We can't allow more victims of this rotten culture
The HSE culture of denial, deflection and dysfunction has never been publicly challenged by any government, writes Miriam O'Callaghan
Eighteen years ago, a mother hung, atomised, like a plume of Saharan dust, over the whole of Dublin Bay. For weeks, she might have shimmered as the fog-horn pulsed long and low over the city limits of the Irish Sea. Or watched ferries, small sailors, sandpapery swimmers, dog-walkers, power-walkers, still-tethered souls haunting the East Pier, calculating how high, how deep, how long.
In truth, she has no idea what she did in those weeks. She remembers only how she got there. In a coastal clinic, she'd expected to discuss with a doctor, test-results for her small son. Instead, with tanned hands and dazzling cuffs, the doctor produced a rocket-launcher from the manila folder on his desk. Shot her, point blank, in the chest. Afterwards, only her severed legs made it to the car park, the rest of her was blown so small, far, high, that the capital C between Howth and Bray seemed to her like the nail-tip of a newborn.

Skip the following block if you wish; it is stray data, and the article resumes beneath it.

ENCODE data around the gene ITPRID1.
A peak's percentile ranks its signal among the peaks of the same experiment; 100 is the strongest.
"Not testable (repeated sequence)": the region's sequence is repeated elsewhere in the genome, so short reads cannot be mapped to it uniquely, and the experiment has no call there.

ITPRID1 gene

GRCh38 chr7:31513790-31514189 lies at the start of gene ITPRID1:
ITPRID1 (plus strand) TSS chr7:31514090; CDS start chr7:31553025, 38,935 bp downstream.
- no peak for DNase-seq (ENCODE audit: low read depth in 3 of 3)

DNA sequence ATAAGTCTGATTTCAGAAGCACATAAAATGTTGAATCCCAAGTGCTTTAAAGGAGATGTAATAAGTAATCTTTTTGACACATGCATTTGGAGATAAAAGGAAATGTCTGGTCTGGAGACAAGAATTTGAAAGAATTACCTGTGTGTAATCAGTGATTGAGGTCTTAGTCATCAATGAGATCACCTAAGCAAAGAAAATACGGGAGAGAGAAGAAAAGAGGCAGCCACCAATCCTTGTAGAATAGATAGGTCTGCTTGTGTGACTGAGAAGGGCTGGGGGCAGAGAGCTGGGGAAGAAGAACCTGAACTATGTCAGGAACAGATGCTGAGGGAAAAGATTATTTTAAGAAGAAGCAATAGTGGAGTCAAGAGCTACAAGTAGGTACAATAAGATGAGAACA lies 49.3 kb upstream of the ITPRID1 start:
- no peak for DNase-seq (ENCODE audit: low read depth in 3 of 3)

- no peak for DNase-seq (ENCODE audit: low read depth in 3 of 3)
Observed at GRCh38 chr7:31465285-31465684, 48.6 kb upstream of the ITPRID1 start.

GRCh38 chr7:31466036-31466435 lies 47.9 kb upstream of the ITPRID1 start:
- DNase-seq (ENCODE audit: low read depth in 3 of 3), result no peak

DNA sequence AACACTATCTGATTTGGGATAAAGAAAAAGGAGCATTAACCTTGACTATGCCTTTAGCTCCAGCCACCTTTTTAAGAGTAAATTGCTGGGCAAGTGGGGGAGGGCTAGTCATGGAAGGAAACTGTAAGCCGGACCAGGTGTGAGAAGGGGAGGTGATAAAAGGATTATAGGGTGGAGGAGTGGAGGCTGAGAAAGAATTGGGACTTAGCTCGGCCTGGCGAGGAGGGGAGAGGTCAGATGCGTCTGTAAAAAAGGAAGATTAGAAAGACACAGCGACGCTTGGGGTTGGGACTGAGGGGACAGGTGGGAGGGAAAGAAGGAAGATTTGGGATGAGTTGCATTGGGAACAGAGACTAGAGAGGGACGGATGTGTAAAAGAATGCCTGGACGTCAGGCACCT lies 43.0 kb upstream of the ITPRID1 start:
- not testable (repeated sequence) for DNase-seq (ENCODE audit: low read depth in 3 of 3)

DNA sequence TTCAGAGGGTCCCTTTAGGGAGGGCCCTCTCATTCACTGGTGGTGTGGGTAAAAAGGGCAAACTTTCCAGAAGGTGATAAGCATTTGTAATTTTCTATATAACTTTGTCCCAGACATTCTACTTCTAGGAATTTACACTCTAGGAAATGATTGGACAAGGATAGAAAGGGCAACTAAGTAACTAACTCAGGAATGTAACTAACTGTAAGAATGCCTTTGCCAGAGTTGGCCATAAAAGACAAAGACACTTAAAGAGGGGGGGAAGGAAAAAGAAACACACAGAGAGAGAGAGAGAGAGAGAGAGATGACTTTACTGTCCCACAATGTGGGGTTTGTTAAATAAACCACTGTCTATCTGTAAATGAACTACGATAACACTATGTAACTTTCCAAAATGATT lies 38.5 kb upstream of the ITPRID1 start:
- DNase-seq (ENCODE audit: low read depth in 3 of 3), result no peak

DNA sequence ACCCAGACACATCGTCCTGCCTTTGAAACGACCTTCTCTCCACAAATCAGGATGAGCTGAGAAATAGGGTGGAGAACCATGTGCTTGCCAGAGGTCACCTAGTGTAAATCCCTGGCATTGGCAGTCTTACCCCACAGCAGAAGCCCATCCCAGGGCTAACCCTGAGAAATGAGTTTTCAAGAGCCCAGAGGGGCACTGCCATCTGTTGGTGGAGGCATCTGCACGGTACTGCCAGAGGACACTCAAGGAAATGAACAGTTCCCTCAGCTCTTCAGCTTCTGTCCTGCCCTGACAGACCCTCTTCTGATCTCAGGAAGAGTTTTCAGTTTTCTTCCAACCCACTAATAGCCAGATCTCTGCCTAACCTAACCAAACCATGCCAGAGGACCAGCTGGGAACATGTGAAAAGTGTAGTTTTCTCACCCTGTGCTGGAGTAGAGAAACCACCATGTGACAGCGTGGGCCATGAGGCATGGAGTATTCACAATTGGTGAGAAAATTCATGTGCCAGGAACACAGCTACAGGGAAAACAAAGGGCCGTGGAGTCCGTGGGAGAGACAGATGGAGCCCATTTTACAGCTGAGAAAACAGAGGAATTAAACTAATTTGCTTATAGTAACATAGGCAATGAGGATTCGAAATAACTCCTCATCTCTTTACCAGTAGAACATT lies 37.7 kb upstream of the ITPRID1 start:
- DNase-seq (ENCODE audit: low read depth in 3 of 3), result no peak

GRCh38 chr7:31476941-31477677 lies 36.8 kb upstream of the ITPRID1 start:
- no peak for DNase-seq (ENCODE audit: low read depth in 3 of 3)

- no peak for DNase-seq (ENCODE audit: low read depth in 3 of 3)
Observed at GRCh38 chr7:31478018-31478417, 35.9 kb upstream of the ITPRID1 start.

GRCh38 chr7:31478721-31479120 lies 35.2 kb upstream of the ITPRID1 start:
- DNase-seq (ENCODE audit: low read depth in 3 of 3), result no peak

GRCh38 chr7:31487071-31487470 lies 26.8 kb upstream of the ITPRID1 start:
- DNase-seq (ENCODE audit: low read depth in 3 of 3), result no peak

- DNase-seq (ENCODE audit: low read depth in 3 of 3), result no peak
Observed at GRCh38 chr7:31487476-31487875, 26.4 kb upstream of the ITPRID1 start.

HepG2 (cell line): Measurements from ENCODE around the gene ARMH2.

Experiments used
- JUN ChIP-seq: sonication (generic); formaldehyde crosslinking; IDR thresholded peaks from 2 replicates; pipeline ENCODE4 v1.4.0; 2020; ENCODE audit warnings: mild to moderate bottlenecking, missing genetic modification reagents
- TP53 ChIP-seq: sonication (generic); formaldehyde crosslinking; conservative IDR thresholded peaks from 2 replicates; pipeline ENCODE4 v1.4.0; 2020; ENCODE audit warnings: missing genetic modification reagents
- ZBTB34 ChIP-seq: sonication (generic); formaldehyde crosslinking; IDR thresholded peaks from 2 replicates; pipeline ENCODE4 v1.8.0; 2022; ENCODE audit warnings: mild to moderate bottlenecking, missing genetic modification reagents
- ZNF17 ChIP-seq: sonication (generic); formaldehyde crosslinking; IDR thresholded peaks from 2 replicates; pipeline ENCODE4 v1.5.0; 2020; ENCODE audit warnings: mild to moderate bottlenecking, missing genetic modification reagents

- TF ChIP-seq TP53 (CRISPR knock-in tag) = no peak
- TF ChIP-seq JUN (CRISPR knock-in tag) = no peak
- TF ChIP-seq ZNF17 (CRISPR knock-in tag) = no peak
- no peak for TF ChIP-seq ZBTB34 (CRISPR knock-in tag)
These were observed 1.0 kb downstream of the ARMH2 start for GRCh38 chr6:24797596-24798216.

But then the man with the rocket-launcher contacted the atomised woman. He'd noted equally dramatic results in another patient, asked the UK lab to retest. The results were wrong. Based on them he had made a misdiagnosis. She could do as she wished. Not only was this man behaving impeccably as a doctor, he was behaving impeccably as a human. Here was full, immediate disclosure. No delay, no conditions, no cover-up. Far from running to lawyers, she recommends him to this day, because in a crisis, he can be trusted to do, not simply what is 'correct' by external controls, but to do what is right within himself.